Using ultrafast flashes of laser and x-ray radiation, scientists at the Max Planck Institute of Quantum Optics (Garching, Germany) took snapshots of the briefest electron motion inside a solid material to date. The electron motion lasted only 750 billionths of the billionth of a second before it fainted, setting a new record of human capability to capture ultrafast processes inside solids!

When x-rays shine onto solid materials or large molecules, an electron is pushed away from its original place near the nucleus of the atom, leaving a hole...

Im Focus: Quantum Sensors Decipher Magnetic Ordering in a New Semiconducting Material

For the first time, physicists have successfully imaged spiral magnetic ordering in a multiferroic material. These materials are considered highly promising candidates for future data storage media. The researchers were able to prove their findings using unique quantum sensors that were developed at Basel University and that can analyze electromagnetic fields on the nanometer scale. The results – obtained by scientists from the University of Basel’s Department of Physics, the Swiss Nanoscience Institute, the University of Montpellier and several laboratories from University Paris-Saclay – were recently published in the journal Nature.

Multiferroics are materials that simultaneously react to electric and magnetic fields. These two properties are rarely found together, and their combined...

Im Focus: Fast, convenient & standardized: New lab innovation for automated tissue engineering & drug

MBM ScienceBridge GmbH successfully negotiated a license agreement between University Medical Center Göttingen (UMG) and the biotech company Tissue Systems Holding GmbH about commercial use of a multi-well tissue plate for automated and reliable tissue engineering & drug testing.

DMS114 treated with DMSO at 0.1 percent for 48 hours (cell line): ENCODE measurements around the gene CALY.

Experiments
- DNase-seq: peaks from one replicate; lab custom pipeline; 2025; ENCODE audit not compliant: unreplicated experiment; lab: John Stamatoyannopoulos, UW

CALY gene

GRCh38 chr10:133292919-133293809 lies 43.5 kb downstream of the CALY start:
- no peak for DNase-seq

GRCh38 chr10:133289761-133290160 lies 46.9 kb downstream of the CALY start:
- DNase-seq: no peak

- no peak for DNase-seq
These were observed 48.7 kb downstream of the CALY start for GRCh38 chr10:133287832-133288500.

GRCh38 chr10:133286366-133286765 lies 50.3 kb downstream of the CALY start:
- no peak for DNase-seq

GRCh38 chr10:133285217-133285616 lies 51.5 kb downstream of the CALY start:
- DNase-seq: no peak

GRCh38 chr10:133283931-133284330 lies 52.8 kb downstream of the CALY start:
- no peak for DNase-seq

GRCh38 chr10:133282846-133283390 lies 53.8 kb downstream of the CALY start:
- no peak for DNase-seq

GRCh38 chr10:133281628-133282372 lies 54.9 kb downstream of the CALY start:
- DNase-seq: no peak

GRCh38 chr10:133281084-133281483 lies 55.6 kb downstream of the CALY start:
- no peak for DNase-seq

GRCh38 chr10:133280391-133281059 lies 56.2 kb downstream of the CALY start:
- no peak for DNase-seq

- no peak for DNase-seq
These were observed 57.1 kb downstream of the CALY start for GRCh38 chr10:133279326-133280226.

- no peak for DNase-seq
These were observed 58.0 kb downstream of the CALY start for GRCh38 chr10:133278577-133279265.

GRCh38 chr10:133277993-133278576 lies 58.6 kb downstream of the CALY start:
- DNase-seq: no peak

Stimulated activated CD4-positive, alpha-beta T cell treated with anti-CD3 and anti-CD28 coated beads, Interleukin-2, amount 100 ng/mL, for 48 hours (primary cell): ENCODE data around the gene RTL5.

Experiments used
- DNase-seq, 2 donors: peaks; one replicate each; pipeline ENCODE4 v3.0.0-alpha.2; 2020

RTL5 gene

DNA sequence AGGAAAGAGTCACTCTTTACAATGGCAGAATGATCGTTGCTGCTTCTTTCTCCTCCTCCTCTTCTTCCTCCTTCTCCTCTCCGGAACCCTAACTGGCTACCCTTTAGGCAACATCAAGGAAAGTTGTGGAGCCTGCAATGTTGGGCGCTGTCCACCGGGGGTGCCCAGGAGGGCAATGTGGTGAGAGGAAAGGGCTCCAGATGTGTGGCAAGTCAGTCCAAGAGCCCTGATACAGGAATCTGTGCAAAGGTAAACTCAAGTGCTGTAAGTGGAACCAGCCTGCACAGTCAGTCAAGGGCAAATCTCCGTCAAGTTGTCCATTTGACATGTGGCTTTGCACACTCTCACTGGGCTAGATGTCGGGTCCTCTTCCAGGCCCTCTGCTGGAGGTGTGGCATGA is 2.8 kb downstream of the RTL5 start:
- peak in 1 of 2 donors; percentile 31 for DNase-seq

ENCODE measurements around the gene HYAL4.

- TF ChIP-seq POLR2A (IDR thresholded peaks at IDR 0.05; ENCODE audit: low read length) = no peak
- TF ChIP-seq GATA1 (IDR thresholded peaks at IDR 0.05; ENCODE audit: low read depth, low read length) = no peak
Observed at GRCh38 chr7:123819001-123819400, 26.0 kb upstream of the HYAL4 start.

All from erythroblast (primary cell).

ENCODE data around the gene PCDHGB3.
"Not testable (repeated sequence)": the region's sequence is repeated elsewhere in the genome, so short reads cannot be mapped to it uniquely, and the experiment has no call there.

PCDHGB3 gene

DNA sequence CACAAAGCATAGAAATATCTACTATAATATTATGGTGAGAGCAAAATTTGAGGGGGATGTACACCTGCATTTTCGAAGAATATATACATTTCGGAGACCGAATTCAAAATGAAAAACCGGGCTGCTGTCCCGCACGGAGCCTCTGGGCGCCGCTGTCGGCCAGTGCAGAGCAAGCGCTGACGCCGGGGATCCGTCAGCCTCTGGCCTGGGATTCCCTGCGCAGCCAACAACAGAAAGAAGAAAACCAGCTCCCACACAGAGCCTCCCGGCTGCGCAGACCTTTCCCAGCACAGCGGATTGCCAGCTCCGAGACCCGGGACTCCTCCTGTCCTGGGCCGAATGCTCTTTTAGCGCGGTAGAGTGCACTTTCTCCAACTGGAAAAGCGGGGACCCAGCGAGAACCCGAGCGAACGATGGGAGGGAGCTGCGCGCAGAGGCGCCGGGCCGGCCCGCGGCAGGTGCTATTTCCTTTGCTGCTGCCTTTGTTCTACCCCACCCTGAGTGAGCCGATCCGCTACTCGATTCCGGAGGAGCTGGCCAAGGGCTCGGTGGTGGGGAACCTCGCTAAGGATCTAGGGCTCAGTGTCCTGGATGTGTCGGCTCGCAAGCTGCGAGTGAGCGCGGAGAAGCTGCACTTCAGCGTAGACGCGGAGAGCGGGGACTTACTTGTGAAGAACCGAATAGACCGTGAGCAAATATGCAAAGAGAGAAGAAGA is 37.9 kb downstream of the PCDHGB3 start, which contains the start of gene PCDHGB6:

MBM ScienceBridge GmbH successfully negotiated a license agreement between University Medical Center Göttingen (UMG) and the biotech company Tissue Systems...

All Focus news of the innovation-report >>>

Anzeige

Anzeige

Event News

“Lasers in Composites Symposium” in Aachen – from Science to Application

19.09.2017 | Event News

I-ESA 2018 – Call for Papers

12.09.2017 | Event News

EMBO at Basel Life, a new conference on current and emerging life science research

06.09.2017 | Event News

 
Latest News

Comet or asteroid? Hubble discovers that a unique object is a binary

21.09.2017 | Physics and Astronomy

Cnidarians remotely control bacteria

21.09.2017 | Life Sciences

Monitoring the heart's mitochondria to predict cardiac arrest?

21.09.2017 | Health and Medicine

VideoLinks
B2B-VideoLinks
More VideoLinks >>>